Recent phishing emails spotted at NDSU

These have been reported to Ag Comm technicians Jerry, Blair and Jon:

  • You get an email with an attached invoice you weren’t expecting from someone or a company you don’t recognize. The email urges you to click on the attached invoice before a certain date to avoid a late fee.
  • You get an email from someone claiming to be from the NDSU Help Desk urging you to click on a link to resolve an email inbox issue such as storage exceeded or your password must be changed.

How does phishing affect me?

Hundreds of NDSU students, faculty and staff members have been hooked by email phishing scams since the start of the semester, potentially exposing their confidential information to cyber criminals.  

What’s being done to decrease phishing?

The PEATS group is working on an educational program where we’re sending out simulated phishing emails to specific departments on campus to help people identify and avoid phishing scams.

Over the next couple weeks, a number of simulated phishing emails will be sent to students, faculty and staff.

While these messages are intended to look like real phishing messages, they will not cause harm, collect personal information or result in any penalty or punitive action. However, you if you do click on a link in a phishing email, you will be redirected to an educational website.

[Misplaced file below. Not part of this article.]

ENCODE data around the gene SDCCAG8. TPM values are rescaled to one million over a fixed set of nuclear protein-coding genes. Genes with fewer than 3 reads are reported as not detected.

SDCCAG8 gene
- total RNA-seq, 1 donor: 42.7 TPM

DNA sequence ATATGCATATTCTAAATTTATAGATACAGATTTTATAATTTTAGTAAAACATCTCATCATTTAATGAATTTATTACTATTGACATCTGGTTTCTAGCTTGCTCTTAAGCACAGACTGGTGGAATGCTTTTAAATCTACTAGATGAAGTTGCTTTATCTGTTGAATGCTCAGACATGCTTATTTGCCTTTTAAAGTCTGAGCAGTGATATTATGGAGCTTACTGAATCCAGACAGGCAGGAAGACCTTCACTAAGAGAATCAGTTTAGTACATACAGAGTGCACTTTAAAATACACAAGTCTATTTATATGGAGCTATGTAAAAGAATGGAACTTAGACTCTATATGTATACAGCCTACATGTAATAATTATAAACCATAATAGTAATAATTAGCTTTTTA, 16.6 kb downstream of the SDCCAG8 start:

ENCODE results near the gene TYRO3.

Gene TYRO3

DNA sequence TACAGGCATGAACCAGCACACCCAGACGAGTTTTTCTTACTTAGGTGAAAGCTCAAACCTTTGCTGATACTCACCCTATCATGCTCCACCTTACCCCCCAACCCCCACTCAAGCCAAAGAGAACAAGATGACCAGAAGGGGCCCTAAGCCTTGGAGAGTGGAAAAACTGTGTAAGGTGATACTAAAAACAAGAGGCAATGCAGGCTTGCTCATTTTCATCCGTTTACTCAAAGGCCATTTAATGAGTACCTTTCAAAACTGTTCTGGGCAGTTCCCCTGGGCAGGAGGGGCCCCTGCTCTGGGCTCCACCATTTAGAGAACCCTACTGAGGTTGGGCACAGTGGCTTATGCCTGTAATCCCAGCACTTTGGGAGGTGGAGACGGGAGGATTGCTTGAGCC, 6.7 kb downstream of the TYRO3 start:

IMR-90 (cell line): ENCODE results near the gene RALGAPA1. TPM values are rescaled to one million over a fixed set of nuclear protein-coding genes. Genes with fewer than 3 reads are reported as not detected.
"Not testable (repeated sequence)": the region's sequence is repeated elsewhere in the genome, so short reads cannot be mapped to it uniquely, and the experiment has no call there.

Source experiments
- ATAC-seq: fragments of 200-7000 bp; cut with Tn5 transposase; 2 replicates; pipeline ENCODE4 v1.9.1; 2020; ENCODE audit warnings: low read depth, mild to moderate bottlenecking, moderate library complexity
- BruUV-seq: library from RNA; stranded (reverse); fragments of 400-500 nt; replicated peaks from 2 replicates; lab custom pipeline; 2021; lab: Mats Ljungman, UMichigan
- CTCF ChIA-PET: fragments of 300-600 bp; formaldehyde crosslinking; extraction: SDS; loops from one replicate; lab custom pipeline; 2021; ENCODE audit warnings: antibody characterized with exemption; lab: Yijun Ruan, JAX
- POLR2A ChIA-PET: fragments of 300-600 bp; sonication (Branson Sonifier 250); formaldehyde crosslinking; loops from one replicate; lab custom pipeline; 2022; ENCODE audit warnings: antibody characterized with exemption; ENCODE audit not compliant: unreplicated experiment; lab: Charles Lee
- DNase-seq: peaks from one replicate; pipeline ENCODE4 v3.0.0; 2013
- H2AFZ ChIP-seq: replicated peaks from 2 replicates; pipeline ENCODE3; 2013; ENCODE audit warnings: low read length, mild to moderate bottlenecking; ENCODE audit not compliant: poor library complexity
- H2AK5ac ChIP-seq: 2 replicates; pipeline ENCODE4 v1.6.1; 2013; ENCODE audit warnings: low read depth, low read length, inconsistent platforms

What to do or NOT to do

If you receive a suspicious email, do not reply, click on any links or open any attachments. Instead, you should:

  • Forward it directly to, which keeps intact important information that may help IT staff identify the source of the scam. Then delete the message.
  • Forward it to the NDSU IT Help Desk,, and ask them to confirm whether or not the suspicious message is a phishing scam.

Did you take bait?

If you think you may have responded to a phishing message or clicked on any links within a suspicious message, please immediately contact the NDSU IT Help Desk at 701-231-8685 or

If you have any questions about phishing, please contact us.

Jerry Ranum, IT Systems Specialist, 701-231-6395
Sonja Fuchs, Web Technology Specialist, 701-231-6403